Hollens enjoyed modest success in the early going. Then YouTube violinist sensation Lindsey Stirling reached out to collaborate. The decision to work together not only furthered Stirling’s canon of great recordings, but exposed Hollens to an enormous new audience that sent the number of subscribers to his own YouTube channel, and his overall notoriety, into the stratosphere. “The traditional music world can be more competitive, less about sharing,” Hollens said of working with Stirling and other members of what he loosely referred to as the YouTube community. “I see that as the opposite of how music should be. I try to make music to make people happy, to make the world a better place.” He commented that for today’s music artists, “The only way we’ll all survive is if we work together, and hopefully overcome piracy by things that are so accessible like Spotify and Pandora.” He went on to note his advisory role with Patreon, through which he has helped crowdfund a number of his productions and now tries to give back to “help other people do what they’re interested in.”
While Hollens’s career is far from finished—he continues to release new songs on alternating weeks (a pace he slowed from weekly releases after the birth of his son)—it’s hard not to look at the release of his eponymous album as a culmination of the preceding years. “I’m thrilled officially have a real album to release to everyone,” Hollens said. “It legitimizes my work in the old school format of an album, and it pushed me to get music together for my supporters. I reached out to artists I haven’t worked with before. I’m excited to have a song on the album with Brian Wilson.” Hollens noted that a week after we spoke he would fly from his home in Eugene, Oregon to Los Angeles to record a video with Wilson, of Beach Boys fame.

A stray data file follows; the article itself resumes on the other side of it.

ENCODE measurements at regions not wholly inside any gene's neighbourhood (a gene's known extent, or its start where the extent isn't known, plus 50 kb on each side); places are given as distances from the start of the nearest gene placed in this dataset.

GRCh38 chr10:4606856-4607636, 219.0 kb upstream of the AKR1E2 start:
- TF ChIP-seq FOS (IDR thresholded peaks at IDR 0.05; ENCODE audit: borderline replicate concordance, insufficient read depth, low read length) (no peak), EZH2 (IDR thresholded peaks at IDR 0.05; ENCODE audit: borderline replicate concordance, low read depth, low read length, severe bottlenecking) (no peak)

The album features seven songs from Hollens’s catalog and six new releases. In addition to “Our Special Love,” an original song written by Wilson, the album features collaborations with Avi Kaplan from Pentatonix on “Black is the Color of My True Love’s Hair,” Leonard Cohen’s “Hallellujah” (a collaboration with Jackie Evancho) and a rendition of U2’s “I Still Haven’t Found What I’m Looking For” featuring Sabrina Carpenter. The album also includes “Skyrim” with Stirling, a medley from Les Miserables, featuring guest vocals from Hollens’s wife, Evynne, and “Ashland’s Song” for his son. Rounding out the collection, Hollens has include iconic songs from his YouTube work, such as Jason Mraz’s “I Won’t Give Up,” as well as a selection of folk songs he had started working on before the album deal came to fruition.
In addition to offering consumers great music, Hollens also made mention of a more specific goal for the album. “I’m an a cappella dork and I’m all about helping the genre,” he said. “I’m hoping to get more young people, especially males interested in singing. It wasn’t the coolest thing and I think that’s changing, and being even a small part of that is a great thing.”
Hollens was quick to share the credit for his successes up to this point, only reinforcing my perception of his modesty and impulse to put the music first. He spoke fondly of everyone from Brigham Young University Vocal Point as one of his early a cappella inspirations, to YouTube collaborators, to long-time creative partner Tom Anderson, to expert producers Hare, Ed Boyer, and Russell Kamp, to FifGen Films for their work on his videos, to a cast of others who helped him cull the musical and visual products that have made him a success.
You can learn more about Peter Hollens and pre-order his album at his official website. The album will also available now (or will be shortly) via the following sources: iTunes, Amazon via Mp3 or CD,
Pledgemusic and LOUDR.